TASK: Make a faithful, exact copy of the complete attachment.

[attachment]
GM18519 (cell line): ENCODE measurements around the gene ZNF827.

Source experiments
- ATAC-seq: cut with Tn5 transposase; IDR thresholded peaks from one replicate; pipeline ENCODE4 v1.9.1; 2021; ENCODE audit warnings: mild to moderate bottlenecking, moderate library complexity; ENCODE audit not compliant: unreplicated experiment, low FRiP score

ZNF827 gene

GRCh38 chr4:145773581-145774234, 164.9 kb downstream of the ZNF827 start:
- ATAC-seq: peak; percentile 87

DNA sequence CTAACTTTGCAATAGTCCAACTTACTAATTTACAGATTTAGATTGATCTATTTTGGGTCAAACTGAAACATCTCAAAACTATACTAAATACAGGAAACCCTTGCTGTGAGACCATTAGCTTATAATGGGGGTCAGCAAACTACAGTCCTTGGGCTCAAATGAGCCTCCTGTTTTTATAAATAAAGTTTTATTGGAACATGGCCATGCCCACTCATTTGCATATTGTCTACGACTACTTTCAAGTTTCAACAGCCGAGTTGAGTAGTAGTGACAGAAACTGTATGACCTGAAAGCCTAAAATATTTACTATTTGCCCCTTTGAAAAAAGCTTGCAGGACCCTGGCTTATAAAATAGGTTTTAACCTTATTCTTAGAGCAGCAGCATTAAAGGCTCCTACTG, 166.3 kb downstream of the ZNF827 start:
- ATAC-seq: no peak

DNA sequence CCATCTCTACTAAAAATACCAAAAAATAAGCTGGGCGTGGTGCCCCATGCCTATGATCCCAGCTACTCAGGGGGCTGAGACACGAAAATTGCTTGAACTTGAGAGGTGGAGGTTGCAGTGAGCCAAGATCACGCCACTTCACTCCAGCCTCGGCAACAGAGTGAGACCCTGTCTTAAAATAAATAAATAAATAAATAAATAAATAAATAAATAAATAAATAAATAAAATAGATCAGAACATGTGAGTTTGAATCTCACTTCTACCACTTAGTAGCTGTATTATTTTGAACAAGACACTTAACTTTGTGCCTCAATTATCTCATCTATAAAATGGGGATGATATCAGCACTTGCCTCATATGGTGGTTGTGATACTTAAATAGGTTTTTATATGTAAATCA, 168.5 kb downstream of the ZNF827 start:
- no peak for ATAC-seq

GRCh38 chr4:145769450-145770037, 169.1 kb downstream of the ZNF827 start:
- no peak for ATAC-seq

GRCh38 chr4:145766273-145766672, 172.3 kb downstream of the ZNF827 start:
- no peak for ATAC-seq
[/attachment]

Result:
GM18519 (cell line): ENCODE measurements around the gene ZNF827.

Source experiments
- ATAC-seq: cut with Tn5 transposase; IDR thresholded peaks from one replicate; pipeline ENCODE4 v1.9.1; 2021; ENCODE audit warnings: mild to moderate bottlenecking, moderate library complexity; ENCODE audit not compliant: unreplicated experiment, low FRiP score

ZNF827 gene

GRCh38 chr4:145773581-145774234, 164.9 kb downstream of the ZNF827 start:
- ATAC-seq: peak; percentile 87

DNA sequence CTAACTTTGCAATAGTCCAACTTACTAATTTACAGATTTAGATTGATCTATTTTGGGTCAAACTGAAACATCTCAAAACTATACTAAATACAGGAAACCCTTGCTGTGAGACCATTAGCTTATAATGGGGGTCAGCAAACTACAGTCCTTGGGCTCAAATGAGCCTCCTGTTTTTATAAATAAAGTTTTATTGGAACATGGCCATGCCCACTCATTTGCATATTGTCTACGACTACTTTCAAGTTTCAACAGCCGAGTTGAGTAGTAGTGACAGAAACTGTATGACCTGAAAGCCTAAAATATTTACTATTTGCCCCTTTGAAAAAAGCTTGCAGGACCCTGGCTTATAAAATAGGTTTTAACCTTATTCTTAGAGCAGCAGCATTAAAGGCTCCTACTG, 166.3 kb downstream of the ZNF827 start:
- ATAC-seq: no peak

DNA sequence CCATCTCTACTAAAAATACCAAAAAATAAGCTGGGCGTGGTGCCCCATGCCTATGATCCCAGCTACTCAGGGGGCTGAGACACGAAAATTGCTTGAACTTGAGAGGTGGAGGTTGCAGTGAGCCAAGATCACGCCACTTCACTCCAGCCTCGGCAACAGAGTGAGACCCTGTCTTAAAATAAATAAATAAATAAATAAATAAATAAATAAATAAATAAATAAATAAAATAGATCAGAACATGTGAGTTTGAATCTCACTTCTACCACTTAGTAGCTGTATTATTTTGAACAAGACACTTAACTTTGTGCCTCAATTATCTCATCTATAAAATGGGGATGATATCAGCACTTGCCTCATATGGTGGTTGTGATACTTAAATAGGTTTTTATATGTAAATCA, 168.5 kb downstream of the ZNF827 start:
- no peak for ATAC-seq

GRCh38 chr4:145769450-145770037, 169.1 kb downstream of the ZNF827 start:
- no peak for ATAC-seq

GRCh38 chr4:145766273-145766672, 172.3 kb downstream of the ZNF827 start:
- no peak for ATAC-seq